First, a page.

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U-JOINTS – Adhesives and Fusions 
GEWERBEMUSEUM Winterthur, 7 March 2021 - 9 January 2022

Adhesives are, perhaps, the most common joints used on a daily basis.
Something breaks, and we reach for a strip of tape or drop of glue to fix it. We have grown up with some of these sticky materials: the Pritt stick, UHU or Vinavil tubes are all used by children, who masterfully put it to use creating collages and paper planes. We watched ACME cartoons, in which Coyote smeared Ajax Stick-All Glue on the road to stop Road Runner. Super glue, Attak and Elmer’s glue-all help to reattach the handle to its cup or a sole to its shoe. Scotch tape and Band-aids are go-to brands, when an envelope or a skin abrasion needs sealing. Post-it’s are yellow reminders attached to doors and computer screens. Adhesive brands have become generic, household names that are simply a part of our lives.

Largely invisible and often present only as a thin sheen of material, adhesives are easily overlooked, but nonetheless ubiquitous. An indispensable element in our largely man-made world, glues made plywood possible and are key to today’s electronics, keeping our washing machines working and our cars from falling apart. They can be found in almost every man-made object, ranging
from everyday tools to great works of architecture, to our own human bodies.

Whether used internally by doctors and surgeons, digested along with our food, or applied externally – for beauty, using cosmetic products, or in the form of performance-enhancing substances for sports – glue is part of our very beings.

The second chapter and half of the exhibition is dedicated to welded and fused joints. These joints are created using a variety of welding processes, as well as through additive manufacturing. Starting from traditional forged iron and progressing to the latest in laser welding techniques, we examine the ways in which two or more parts can be melted and united together: whether they use heat, ultrasound, light, magnetic pulses, friction or electricity.

Diving into these welding techniques, it soon becomes clear that a shopping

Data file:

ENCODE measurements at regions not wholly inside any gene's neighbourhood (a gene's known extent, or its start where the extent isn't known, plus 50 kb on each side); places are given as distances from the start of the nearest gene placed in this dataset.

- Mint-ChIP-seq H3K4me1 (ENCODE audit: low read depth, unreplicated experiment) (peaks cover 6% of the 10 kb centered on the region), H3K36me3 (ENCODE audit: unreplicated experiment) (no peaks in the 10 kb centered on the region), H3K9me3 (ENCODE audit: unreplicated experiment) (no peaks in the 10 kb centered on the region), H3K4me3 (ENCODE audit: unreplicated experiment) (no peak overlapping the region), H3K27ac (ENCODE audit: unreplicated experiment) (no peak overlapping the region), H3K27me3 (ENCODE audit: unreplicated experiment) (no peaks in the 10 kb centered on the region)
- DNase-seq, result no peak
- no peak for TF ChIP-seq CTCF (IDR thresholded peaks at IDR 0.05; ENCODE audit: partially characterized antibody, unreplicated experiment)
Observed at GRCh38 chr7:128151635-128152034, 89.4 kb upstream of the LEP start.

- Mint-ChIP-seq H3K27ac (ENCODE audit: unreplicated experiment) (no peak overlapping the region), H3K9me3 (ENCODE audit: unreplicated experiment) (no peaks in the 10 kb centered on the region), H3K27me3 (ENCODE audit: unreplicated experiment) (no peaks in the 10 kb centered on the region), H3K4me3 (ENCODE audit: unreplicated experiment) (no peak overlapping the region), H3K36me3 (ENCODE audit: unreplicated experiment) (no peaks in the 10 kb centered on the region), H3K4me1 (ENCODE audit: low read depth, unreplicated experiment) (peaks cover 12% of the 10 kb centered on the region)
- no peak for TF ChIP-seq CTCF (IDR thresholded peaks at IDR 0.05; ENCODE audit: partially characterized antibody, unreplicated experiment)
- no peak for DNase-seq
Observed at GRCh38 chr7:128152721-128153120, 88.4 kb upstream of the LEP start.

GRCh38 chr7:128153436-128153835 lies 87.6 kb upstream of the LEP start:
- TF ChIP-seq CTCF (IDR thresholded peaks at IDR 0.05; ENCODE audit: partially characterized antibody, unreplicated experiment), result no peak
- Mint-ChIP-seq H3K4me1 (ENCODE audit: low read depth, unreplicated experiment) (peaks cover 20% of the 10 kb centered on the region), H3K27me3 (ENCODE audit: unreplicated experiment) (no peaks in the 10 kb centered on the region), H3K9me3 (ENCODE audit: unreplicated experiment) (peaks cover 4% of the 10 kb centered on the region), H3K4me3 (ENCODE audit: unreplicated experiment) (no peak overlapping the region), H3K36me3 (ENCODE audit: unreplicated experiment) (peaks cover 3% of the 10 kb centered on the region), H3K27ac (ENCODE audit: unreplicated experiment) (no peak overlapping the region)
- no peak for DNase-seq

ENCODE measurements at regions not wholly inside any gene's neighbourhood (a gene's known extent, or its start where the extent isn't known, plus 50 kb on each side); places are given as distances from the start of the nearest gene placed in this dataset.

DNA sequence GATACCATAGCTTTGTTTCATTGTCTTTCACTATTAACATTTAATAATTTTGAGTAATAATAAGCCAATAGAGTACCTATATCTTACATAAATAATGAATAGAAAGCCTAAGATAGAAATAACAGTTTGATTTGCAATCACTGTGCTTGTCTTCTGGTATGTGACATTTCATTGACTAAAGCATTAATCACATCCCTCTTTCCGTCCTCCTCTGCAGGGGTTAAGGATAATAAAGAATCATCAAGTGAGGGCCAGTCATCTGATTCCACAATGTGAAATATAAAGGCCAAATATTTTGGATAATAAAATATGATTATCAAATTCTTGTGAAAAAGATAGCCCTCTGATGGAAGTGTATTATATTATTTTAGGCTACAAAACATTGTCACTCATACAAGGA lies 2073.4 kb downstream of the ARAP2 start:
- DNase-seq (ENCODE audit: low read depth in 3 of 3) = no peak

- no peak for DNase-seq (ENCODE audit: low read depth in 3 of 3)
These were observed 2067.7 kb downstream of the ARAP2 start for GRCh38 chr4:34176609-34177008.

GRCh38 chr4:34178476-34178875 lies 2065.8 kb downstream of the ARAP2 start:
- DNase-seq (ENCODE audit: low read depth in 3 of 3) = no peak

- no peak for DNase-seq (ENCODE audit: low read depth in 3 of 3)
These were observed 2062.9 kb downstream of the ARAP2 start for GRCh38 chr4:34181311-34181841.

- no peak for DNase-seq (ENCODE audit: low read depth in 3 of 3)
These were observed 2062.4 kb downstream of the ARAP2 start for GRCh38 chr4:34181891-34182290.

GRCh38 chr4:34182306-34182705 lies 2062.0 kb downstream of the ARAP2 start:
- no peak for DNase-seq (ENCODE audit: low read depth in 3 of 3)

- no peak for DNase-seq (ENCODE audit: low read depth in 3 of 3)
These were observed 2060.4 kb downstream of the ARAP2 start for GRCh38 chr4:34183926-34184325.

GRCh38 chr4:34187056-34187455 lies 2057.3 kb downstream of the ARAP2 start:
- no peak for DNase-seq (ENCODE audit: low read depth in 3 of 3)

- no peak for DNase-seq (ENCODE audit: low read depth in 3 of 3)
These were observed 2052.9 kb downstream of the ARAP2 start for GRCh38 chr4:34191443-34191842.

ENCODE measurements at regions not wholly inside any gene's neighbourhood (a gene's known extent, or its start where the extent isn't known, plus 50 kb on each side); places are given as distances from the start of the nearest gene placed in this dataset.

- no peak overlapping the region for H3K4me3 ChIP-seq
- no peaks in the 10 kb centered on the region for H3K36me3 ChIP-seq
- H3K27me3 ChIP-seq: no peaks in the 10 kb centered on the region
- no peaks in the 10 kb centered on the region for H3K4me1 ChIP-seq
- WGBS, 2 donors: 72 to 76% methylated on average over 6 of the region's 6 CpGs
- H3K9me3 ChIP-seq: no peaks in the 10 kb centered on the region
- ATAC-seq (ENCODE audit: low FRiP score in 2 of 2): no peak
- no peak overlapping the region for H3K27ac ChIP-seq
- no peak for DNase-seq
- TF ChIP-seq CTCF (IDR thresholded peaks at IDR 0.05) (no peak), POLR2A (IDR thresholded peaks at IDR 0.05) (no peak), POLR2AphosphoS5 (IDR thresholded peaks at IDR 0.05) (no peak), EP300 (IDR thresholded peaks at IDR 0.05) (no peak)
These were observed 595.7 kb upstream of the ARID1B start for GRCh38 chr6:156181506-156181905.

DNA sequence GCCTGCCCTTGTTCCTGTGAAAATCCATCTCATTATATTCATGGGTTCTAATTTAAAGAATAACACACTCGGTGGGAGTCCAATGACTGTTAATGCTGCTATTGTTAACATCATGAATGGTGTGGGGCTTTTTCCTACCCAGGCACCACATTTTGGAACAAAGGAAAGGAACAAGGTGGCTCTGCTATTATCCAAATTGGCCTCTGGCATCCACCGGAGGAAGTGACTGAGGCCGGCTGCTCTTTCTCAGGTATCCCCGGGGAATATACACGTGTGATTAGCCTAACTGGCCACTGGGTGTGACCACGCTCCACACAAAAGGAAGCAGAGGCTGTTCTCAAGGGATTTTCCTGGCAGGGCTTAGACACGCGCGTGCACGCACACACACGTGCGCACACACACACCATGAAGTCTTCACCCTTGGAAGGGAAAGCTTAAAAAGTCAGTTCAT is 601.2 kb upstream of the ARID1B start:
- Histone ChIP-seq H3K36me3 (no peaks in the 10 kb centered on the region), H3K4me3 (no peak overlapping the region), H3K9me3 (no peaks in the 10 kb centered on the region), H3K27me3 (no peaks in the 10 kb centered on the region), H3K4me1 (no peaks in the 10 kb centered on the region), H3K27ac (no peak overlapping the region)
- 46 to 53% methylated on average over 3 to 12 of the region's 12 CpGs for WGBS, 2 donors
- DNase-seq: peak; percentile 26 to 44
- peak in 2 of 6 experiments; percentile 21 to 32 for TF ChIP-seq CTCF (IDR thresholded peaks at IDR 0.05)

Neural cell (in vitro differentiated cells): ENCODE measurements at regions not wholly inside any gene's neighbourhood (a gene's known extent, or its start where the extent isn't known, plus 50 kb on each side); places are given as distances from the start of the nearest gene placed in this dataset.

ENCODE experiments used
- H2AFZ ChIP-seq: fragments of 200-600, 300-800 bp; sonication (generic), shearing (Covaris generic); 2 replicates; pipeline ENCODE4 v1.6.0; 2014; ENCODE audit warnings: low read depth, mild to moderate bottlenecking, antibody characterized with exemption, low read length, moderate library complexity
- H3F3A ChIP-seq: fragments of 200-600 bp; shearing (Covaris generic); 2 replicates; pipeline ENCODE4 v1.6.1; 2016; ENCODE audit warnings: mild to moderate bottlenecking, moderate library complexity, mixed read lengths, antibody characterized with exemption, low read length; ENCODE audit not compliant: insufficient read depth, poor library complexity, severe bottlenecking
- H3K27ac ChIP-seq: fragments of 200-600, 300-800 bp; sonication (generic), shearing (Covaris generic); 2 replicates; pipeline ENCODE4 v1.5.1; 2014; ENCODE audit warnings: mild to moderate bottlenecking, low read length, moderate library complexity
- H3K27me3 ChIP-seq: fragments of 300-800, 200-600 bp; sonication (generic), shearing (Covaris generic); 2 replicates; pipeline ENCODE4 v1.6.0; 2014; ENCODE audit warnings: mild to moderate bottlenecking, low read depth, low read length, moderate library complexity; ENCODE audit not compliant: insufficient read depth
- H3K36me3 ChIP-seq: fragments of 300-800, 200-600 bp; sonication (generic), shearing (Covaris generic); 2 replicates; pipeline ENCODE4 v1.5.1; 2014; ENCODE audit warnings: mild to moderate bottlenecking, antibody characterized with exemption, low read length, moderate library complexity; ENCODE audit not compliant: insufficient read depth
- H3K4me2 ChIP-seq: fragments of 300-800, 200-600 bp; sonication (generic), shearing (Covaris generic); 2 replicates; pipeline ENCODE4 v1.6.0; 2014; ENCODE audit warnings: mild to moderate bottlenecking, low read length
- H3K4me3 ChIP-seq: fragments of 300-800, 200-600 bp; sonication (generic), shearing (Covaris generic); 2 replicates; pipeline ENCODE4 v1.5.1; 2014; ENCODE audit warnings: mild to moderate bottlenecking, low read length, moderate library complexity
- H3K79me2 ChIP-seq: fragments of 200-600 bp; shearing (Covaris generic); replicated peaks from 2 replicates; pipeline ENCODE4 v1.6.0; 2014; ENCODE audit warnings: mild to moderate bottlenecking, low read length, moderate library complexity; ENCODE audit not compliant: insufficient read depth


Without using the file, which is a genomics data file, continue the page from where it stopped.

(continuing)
cart, a garden fence and an iconic chair design all employ similar joining techniques. But balloons, pool floats, life vests, kids’ toys and the vast
majority of disposable medical supplies also exist only thanks to different
welding techniques.

Finally, we consider additive manufacturing. This refers to technologies that grow three dimensional objects, one layer at a time. Each successive layer bonds to the preceding layer of melted or partially-melted material. As a result, the material bonds with itself – without the need for an additional element. The material itself forms the complete product. The final printed object is free of any joint – or, paradoxically, you could say that a 3D printed object is in fact all joint. On display is a selection of research projects concentrated around some of the latest additive manufacturing processes, which have the potential to lead to the invention of new joining techniques. The U-Joints publication features an open conversation between experts working at the frontier of reinventing the ways we make and join things, discussing where future joints might be found.

Featured joint projects by Alvar Aalto/Artek, AATB, Massimiliano Adami, Benjamin Bichsel/ECAL, Maddalena Casadei/Fucina, Tom Dixon/Cappellini, Ray and Charles Eames/Evans Products Co., Emeco USA, Gramazio Kohler Research Group ETH, Marie Griesmar, Christophe Guberan with Carlo Clopath and Self-Assembly Lab MIT and Rapid Liquid Print Co., Hess Medizin Technik AG, Floris Hovers/Magis, Hella Jongerius, Ville Kokkonen/Stora Enso, Ryuichi Kozeki/Nittax Corporation, Janne Kytt nen/Freedom of Creation, Golan Levin and Shawn Sims/F.A.T. Lab, Mammut Sports Group AG, Jonathan Muecke, Gaetano Pesce/CorsiDesign, Raw-Edges, Adrien Rovero, Sarna Plastec AG, Jerszy Seymour, Studio Lomazzi, D’Urbino and De Pas/Zanotta, Studio Wieki Somers, Marcel Wanders/Cappellini, Lukas Wegwerth, Zaven, Oscar Zieta Industrial joints by Arthrex, Azknobel, Bolton Swiss S.A., Danzer Holding AG, Instituto Italiano della Saldatura,Kerrdental, Kremer Pigmente GmbH & Co., Mascherpa Spa, Revello, tesa tape Schweiz AG, Vaber Industriale Spa.

© Marco Casino 
© Piercarlo Quecchia DSL studio